Virginia Melanson


This series involves questioning illusion within painting and illusion in our everyday lives, dealing specifically with gender constructs. By using a hand painted technique to create three dimensional paintings I give the illusion of space going within the piece but also coming out into the viewers’ space. I hope to expose and expand the handmade illusions that can be done with paint, but reinforce the fact that it is still just paint on canvas. I also wish to use subject matter that shows our relationship with female sexuality is completely man made and false. I want to show that either denying female sexuality or having it be viewed and controlled through a man’s’ eyes is false, but rather that female sexuality is just that, her own. Hers to give and deny based on her agency and should not be controlled either way.

My goal is to create paintings that have their own power. I wish to do this with my three dimensional technique by making an image that can never been fully possessed by the viewers gaze. Either way they look at the painting they are missing aspects of the illusion. For example, if viewed without the glasses the illusion of three dimensional space coming out is lost, but with the glasses the color and detail of the paint is lost. The painting is a flawed illusion.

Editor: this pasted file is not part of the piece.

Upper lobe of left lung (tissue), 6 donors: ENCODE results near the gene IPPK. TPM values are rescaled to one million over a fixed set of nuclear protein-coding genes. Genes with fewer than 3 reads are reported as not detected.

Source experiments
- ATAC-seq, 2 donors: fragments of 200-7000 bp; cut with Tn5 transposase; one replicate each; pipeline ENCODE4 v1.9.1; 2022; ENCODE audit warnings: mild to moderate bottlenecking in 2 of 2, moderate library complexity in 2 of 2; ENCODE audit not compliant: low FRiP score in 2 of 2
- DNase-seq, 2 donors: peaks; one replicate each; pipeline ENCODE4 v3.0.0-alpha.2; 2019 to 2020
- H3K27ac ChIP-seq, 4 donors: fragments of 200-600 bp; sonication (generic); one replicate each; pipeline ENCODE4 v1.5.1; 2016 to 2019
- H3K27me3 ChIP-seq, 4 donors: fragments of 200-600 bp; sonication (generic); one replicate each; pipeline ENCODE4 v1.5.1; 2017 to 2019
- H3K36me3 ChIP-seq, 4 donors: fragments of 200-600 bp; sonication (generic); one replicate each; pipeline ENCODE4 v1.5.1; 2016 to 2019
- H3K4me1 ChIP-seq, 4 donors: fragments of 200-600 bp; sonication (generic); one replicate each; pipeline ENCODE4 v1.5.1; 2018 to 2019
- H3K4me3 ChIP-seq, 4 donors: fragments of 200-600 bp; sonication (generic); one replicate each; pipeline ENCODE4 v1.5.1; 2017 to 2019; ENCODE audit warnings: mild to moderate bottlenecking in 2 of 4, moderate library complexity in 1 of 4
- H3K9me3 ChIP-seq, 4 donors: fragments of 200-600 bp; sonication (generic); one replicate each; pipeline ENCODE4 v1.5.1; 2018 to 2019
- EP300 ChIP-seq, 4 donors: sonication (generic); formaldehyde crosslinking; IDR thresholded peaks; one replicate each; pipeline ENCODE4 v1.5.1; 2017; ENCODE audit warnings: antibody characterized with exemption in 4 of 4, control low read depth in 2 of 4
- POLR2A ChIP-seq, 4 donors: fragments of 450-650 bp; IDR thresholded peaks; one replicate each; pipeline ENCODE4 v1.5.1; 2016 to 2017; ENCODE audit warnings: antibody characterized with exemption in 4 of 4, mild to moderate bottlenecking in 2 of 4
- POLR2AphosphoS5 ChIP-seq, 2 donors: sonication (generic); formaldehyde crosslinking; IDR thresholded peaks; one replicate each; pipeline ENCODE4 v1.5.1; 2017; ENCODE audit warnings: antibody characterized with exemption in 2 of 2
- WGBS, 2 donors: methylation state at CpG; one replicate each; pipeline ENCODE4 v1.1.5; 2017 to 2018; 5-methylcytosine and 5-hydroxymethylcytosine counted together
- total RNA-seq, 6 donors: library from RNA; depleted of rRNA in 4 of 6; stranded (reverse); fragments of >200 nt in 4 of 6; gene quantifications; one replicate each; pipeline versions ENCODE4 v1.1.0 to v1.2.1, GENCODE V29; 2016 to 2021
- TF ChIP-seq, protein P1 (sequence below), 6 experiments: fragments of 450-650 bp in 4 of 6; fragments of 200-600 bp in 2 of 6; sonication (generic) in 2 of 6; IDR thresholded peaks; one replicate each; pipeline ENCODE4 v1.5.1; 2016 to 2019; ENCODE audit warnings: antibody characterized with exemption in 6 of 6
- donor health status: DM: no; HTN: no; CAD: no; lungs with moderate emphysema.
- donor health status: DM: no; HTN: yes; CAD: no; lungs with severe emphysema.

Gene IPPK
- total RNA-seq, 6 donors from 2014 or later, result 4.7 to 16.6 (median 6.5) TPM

I want my subject matter to convey female ownership of her sexuality, and not to deny her sexuality and gender. I started this series asking the question: is wrong to deny the sexuality and the relationship that I have with it, when it was constructed in a misogynist society? Does that make me less of a feminist that I have ownership of my own sexuality that is based on an unattainable level of beauty and a male’s perspective of female beauty? My response was no, it does not make me less of a feminist. In fact, it should not matter how I adorn my body, my body is mine, and I am a feminist no matter how I expose myself to the world. I want to use my art work to answer this question fully, by making self portraits that depict an image that is not outright sexual. I want people to realize their relationship with gender and female sexuality by their response to the image weather that is intimidation, attempted possession, or understanding and respect. I want the paintings speak to the viewer about their relationship with female sexuality and expose the false illusions of female sexuality in this culture.

-Virginia Melanson

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